The Danish Have Brewed A Beer Using Actual Human Piss From A Music Festival

Welp. Bear Grylls is gonna be bloody stoked.

Fair to say that brewery culture has just about blown up across the globe over the past decade or so, with every man and his yeasty dog now apparently having a crack at opening their own craft brewery.
And with change, experimentation, and technological advancements, the push towards brewing beer in an interesting and sustainable fashion has never been greater.
Still, there’s making sure your 2hL wheat ale operation working towards being carbon neutral, and then there’s… this.
Danish microbrewery Nørrebro Bryghus has taken a man-made circle of life approach to brewing beer by gathering actual human piss to use in the brewing process. Before you all go reaching for the matches to self-immolate, you can relax. None of it winds up in the beer itself.
The brewery sourced 50,000 litres of human waste from a music festival, which it then used to fertilise barley fields. The resulting crop yield was then put into use brewing up a special, let’s call it novelty, beer – aptly titled the “Pisner.”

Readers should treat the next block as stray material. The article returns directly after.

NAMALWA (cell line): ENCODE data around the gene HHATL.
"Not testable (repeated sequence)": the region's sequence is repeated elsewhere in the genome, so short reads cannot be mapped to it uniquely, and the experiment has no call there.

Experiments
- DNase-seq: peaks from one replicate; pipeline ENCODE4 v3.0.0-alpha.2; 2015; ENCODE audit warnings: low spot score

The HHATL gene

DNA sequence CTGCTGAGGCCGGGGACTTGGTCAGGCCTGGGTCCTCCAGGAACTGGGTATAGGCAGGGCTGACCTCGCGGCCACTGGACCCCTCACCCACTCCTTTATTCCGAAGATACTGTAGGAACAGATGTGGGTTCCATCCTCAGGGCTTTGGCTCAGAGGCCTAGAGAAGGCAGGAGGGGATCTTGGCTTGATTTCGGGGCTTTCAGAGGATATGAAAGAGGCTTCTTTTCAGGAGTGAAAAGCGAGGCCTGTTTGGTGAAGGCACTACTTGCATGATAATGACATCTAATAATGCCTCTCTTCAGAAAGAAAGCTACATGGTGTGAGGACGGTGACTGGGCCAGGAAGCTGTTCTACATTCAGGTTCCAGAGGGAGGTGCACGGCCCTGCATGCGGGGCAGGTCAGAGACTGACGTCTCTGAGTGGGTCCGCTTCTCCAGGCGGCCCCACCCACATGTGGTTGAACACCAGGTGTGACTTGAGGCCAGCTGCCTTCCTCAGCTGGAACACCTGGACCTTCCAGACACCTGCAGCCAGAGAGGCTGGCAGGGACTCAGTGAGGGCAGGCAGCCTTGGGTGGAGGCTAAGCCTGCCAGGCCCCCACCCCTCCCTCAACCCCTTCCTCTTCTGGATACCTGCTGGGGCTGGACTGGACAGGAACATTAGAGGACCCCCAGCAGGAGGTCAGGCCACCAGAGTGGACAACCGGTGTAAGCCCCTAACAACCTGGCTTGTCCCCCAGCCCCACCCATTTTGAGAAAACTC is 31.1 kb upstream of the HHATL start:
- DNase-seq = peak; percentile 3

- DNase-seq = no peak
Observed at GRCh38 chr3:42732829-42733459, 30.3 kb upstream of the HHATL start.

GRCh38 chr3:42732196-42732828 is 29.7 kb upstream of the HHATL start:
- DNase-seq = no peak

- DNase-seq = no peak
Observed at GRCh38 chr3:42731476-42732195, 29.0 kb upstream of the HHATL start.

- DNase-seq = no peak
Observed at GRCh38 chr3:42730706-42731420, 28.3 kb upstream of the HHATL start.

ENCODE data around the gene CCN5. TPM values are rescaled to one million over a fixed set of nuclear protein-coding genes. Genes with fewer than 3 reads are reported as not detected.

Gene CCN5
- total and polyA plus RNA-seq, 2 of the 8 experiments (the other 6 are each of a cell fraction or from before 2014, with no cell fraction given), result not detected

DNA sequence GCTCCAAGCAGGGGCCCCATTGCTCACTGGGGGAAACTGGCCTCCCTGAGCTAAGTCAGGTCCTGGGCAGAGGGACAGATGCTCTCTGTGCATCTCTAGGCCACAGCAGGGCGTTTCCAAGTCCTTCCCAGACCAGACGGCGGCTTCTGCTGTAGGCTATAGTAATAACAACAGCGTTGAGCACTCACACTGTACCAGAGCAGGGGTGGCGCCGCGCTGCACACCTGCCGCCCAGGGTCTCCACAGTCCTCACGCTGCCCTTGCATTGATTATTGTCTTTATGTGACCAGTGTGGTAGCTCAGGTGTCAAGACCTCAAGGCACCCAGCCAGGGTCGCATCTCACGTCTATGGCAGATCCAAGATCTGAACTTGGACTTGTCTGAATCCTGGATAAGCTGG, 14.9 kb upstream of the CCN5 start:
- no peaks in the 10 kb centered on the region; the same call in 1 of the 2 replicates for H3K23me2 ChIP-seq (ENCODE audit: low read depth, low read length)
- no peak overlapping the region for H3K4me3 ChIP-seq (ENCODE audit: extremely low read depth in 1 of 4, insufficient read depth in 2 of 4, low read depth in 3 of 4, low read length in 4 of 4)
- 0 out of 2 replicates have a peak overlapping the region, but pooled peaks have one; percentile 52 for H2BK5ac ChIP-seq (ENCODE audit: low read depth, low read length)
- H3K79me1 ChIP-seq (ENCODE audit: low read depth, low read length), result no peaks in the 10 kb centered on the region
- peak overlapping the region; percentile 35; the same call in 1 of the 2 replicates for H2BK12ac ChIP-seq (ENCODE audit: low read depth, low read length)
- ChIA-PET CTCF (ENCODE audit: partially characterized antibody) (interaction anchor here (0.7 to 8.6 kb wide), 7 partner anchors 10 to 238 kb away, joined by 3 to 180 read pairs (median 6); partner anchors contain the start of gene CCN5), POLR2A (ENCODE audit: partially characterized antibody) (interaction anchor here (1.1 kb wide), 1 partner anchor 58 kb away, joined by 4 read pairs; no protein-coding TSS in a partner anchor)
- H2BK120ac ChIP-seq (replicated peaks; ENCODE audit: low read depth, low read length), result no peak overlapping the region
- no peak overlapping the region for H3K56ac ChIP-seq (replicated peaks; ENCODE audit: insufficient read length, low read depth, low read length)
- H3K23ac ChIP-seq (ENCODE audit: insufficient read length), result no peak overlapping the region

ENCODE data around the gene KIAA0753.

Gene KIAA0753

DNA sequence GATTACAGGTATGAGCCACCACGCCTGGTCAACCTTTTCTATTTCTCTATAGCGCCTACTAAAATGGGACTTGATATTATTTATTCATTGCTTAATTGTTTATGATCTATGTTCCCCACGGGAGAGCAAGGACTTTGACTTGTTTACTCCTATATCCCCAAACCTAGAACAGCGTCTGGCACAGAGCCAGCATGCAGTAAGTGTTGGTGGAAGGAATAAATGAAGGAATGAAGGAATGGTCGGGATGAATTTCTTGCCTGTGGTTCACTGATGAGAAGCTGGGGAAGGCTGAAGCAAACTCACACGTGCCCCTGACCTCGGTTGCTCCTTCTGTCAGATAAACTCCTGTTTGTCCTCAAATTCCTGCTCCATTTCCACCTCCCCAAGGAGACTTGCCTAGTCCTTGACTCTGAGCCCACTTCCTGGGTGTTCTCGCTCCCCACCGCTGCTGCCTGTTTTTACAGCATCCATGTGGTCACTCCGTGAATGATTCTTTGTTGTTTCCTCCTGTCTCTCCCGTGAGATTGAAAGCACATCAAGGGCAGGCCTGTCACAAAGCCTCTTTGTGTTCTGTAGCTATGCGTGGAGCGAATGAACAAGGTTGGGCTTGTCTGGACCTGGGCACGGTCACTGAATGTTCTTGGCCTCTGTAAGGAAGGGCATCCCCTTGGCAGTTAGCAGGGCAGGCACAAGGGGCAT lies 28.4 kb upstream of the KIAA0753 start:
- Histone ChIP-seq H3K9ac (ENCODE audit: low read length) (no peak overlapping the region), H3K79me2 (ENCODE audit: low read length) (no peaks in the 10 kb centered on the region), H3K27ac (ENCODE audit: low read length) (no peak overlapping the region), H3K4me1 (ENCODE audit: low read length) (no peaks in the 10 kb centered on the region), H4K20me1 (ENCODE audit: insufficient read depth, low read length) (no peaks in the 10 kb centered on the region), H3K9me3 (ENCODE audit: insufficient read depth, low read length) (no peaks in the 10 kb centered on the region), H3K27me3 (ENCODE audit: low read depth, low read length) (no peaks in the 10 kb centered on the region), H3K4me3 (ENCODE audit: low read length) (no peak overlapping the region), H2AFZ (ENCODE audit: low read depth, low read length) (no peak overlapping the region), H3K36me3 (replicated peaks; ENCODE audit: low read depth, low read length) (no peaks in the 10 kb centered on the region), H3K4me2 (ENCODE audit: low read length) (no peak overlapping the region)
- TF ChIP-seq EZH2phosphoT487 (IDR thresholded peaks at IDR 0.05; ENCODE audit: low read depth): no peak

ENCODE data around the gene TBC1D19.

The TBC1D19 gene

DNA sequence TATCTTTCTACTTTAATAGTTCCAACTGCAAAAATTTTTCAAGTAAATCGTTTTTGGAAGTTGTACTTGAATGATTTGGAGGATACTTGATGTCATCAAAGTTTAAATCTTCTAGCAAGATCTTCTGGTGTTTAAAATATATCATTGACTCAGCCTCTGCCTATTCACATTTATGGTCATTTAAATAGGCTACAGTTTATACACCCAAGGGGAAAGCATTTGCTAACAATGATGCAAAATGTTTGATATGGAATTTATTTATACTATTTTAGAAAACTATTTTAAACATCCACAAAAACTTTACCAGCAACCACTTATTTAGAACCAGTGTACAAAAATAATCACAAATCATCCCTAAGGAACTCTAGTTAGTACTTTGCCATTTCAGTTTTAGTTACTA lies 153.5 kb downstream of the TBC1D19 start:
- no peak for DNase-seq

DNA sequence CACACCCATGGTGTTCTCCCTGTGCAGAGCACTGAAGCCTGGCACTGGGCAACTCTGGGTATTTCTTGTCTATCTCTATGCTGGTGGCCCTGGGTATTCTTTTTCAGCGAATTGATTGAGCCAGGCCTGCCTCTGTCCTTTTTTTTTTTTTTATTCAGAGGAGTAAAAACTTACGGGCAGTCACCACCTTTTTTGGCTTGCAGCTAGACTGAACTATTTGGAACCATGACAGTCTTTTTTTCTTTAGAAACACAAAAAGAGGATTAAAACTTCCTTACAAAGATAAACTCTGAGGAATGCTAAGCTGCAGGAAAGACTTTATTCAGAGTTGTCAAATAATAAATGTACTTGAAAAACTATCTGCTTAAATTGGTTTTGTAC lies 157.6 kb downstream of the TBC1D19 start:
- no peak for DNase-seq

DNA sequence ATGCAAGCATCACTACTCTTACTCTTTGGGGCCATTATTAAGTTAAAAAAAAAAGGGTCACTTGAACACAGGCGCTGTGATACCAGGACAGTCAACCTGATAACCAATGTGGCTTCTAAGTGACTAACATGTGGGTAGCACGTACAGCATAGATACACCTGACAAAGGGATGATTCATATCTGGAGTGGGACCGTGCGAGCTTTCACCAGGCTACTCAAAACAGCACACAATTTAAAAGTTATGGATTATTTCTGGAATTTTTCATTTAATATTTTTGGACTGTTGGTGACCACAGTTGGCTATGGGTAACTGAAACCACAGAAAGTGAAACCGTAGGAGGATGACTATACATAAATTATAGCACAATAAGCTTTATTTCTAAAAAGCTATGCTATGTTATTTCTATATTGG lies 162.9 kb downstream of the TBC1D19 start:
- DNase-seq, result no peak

The crop produced around 60,000 bottles of the brew, making the whole process remarkably efficient; one that those in charge of the heady yellow beverage have already dubbed “beercycling.” Lord.

Sustainable beer #pisner #springison #bbqwithaview #goodtimes

A post shared by Daniel Okuno (@dokuno) on

To settle any curiosity, the brewery brought in fans to taste the beer with media present, leading one man to remark:

“If it had tasted even a bit like urine, I would put it down, but you don’t even notice.”

Because if you wanted to drink literal piss, you would’ve ordered it, I guess.

Our definitive take on the matter? Given that the piss was sourced from a music festival, we’re shocked the resulting beer is chock full of MDMA. And although using piss in the brewing process is certainly novel, there’s probably a strong argument to be made for some pre-existing beers to be the original piss brews.
Drink up!
CORRECTION: An earlier version of this article’s headline asserted that the brewery was Dutch, not Danish. The mistake has been corrected and we sincerely apologise, even though the author of the article remains largely unconvinced that the two aren’t exactly the same thing.

Source: Reuters.
Photo: Daniel Okuno/Instagram.